Role of Na,K-ATPase in regulating acidification of early rat liver endocytic vesicles

Authors

  • Maan Anbari,

    1. Division of Gastroenterology, Department of Medicine, University of Michigan School of Medicine, Ann Arbor, Michigan 48109-0682
    Search for more papers by this author
  • Karen V. Root,

    1. Division of Gastroenterology, Department of Medicine, University of Michigan School of Medicine, Ann Arbor, Michigan 48109-0682
    Search for more papers by this author
  • Dr. Rebecca W. Van Dyke M.D.

    Corresponding author
    1. Division of Gastroenterology, Department of Medicine, University of Michigan School of Medicine, Ann Arbor, Michigan 48109-0682
    • 6520 MSRB-I, University of Michigan Medical Center, 1150 W. Medical Center Dr., Ann Arbor, MI 48109-0682
    Search for more papers by this author

Abstract

Endocytic vesicles are acidified by an electrogenic proton pump and a parallel chloride conductance; however, acidification might be decreased if electrogenic transporters, such as Na,K-ATPase, that increase vesicle interior-positive membrane potential were also present. We examined this issue in early rat liver endosomes using ion substitution and inhibitors to alter Na,K-ATPase activity. These early endosomes, labeled for 2 min with the fluorescent fluid-phase marker fluorescein isothiocyanate-dextran, consistently acidified faster than endosomes similarily labeled for a 10-min period. In chloride-free media initial rates of acidification of early endosomes were faster in K+ media than in Na+ medium, although addition of K+ to Na+ or Na+ to K+ media to allow Na,K-ATPase to function did not decrease the rate of acidification. In chloride-containing media, rates were the same regardless of cation composition. The Na,K-ATPase inhibitor vanadate was prepared from orthovanadate by several methods, all of which inhibited liver ATPase activity. Two hundred μmol/L vanadate, prepared Cl-free, tended to decrease rates of acidification in all media tested and these effects achieved statistical significance in Cl-free media containing 150 mmol/L K+ or mixtures of Na+ and K+ and in 145 mmol/L KCl/5 mmol/L NaCl medium. Vanadate stocks pH-adjusted with hydrogen chloride increased rates of acidification in sodium gluconate buffers, probably as a result of the effects of the included Cl. Five mmol/L ouabain (loaded into vesicles by endocytosis) and the membrane-permeable analog strophanthidin (2 mmol/L) both markedly inhibited endosome acidification, regardless of buffer ion composition. Collectively, these results suggest that Na,K-ATPase does not regulate acidification of rat liver early endocytic vesicles, that vanadate may modestly inhibit endosome acidification and that ouabain at high concentrations may inhibit acidification from the vesicle interior face. (HEPATOLOGY 1994;19:1034–1043.)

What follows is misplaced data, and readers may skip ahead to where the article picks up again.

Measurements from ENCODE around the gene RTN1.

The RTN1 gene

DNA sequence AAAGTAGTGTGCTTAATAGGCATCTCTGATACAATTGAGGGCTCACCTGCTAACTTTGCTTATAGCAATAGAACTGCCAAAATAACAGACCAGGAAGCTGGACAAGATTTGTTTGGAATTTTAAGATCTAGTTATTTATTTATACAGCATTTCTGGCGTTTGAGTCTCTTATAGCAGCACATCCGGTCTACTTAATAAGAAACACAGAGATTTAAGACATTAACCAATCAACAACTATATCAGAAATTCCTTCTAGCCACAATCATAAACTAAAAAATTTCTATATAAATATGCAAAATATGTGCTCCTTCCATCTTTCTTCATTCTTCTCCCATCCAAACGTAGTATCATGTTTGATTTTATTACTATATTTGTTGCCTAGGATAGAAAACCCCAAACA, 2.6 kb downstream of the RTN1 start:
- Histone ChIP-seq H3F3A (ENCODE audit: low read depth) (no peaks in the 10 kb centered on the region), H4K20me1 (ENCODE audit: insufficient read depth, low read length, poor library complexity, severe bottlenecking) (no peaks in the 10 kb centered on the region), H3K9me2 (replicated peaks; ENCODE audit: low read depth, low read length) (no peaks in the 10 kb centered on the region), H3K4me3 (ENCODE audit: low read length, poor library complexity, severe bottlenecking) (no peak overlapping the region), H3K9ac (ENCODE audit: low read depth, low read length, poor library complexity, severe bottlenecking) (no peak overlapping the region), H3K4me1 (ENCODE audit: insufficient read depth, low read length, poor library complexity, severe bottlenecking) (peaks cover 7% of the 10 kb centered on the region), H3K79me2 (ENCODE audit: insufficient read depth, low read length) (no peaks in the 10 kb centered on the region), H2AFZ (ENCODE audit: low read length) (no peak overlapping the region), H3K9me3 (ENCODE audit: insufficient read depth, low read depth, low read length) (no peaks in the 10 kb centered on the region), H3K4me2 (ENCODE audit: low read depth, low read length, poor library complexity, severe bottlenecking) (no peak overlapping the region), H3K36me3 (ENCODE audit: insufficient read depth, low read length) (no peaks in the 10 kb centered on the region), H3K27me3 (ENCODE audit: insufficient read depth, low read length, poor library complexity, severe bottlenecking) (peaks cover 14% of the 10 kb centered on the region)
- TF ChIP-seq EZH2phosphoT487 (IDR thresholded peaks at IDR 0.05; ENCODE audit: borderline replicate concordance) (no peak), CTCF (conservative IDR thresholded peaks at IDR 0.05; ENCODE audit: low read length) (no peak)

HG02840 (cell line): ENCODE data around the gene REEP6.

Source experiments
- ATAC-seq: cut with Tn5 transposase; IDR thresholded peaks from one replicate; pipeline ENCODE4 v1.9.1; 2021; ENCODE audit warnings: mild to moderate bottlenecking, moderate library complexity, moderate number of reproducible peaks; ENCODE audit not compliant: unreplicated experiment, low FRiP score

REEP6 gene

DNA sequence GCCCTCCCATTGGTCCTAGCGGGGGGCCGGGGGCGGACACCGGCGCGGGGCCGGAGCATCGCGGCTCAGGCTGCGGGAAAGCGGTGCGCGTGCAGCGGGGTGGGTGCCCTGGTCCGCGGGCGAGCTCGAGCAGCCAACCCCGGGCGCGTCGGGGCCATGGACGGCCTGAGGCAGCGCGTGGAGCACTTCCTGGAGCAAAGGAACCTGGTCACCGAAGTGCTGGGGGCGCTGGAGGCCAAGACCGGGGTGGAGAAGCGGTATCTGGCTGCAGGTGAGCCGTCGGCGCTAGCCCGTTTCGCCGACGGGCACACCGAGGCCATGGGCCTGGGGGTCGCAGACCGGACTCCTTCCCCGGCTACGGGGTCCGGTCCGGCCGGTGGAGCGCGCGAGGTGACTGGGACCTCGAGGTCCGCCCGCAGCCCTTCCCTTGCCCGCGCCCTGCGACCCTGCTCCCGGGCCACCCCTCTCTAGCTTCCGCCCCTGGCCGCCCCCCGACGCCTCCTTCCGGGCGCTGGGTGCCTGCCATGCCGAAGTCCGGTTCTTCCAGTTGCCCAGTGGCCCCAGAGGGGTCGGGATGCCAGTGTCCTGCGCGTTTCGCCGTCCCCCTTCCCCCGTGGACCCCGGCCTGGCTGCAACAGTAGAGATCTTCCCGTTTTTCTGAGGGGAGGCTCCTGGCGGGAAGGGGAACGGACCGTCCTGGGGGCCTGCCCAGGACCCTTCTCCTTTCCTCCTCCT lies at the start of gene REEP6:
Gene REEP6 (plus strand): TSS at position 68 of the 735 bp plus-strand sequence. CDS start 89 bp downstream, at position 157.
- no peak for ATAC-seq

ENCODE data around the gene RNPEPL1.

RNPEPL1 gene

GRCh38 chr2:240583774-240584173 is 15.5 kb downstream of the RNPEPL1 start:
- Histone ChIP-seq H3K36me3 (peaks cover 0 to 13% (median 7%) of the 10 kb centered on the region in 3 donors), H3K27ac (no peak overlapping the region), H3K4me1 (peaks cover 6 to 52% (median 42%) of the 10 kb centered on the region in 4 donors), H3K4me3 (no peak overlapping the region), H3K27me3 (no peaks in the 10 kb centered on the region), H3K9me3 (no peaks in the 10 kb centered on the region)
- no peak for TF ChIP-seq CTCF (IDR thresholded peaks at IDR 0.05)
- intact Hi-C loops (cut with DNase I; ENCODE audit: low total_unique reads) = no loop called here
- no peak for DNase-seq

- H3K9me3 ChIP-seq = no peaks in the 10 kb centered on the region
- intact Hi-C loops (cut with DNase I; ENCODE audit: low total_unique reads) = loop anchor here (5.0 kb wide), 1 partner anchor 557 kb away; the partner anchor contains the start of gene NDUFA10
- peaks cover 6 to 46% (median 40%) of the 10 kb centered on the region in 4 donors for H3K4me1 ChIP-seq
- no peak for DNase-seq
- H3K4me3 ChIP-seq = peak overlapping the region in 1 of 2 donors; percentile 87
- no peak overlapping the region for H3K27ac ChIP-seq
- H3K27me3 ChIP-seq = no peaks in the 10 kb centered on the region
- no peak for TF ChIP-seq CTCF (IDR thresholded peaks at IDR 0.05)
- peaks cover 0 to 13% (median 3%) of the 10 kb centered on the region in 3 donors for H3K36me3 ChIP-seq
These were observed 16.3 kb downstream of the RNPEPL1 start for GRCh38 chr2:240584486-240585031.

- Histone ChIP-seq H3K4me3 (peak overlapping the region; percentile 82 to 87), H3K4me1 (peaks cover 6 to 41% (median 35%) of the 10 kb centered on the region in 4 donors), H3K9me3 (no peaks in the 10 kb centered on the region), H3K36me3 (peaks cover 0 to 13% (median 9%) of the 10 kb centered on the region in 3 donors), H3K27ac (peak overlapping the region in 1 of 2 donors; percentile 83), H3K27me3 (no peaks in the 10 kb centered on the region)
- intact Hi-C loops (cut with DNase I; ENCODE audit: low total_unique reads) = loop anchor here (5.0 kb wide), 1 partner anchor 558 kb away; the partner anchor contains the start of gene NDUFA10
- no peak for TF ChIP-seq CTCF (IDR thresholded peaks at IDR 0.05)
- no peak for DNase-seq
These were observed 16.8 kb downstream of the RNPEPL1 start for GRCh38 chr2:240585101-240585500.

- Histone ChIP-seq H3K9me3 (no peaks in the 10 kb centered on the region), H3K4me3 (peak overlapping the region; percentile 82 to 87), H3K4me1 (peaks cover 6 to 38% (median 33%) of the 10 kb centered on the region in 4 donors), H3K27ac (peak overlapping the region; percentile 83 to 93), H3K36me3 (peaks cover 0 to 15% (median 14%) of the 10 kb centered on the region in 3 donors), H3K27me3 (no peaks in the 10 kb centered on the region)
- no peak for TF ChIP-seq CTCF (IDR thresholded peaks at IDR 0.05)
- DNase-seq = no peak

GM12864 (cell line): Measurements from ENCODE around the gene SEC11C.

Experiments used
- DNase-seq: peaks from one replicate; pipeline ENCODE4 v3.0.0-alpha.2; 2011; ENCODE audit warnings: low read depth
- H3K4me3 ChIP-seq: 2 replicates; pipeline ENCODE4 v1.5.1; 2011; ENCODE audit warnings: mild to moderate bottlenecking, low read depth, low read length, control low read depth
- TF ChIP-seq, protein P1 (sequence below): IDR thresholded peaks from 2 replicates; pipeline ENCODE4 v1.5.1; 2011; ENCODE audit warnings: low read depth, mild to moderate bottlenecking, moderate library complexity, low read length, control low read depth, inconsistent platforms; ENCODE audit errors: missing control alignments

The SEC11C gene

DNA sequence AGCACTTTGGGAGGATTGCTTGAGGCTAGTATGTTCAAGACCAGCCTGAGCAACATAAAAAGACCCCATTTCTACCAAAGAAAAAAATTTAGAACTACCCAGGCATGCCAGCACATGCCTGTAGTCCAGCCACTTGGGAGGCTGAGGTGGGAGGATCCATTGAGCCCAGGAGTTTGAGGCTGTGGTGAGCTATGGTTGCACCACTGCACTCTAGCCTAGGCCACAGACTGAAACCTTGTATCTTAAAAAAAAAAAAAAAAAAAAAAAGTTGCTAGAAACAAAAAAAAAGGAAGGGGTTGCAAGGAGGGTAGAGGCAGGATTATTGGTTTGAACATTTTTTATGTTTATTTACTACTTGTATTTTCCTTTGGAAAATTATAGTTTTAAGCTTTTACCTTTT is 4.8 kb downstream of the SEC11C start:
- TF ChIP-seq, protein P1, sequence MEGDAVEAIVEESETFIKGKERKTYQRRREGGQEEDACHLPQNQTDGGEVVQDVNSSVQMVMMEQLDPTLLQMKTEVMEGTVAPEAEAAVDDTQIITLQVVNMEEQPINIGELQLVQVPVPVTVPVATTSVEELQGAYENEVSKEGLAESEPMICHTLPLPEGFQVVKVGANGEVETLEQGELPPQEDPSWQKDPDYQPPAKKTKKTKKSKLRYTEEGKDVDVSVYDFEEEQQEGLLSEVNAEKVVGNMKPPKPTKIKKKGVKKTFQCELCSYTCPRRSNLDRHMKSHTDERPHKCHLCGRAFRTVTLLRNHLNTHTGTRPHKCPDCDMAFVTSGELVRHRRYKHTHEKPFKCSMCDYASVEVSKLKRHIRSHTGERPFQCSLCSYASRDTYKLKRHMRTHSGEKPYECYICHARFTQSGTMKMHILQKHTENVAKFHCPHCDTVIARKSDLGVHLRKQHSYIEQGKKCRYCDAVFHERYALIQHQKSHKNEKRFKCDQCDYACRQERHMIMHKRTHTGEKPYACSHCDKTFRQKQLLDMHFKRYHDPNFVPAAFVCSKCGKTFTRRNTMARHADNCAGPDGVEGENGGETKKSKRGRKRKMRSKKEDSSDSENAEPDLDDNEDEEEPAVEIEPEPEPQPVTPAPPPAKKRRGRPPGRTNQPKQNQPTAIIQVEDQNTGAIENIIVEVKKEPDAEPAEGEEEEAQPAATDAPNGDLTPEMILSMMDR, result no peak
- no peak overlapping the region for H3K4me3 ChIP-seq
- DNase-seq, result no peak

Ancillary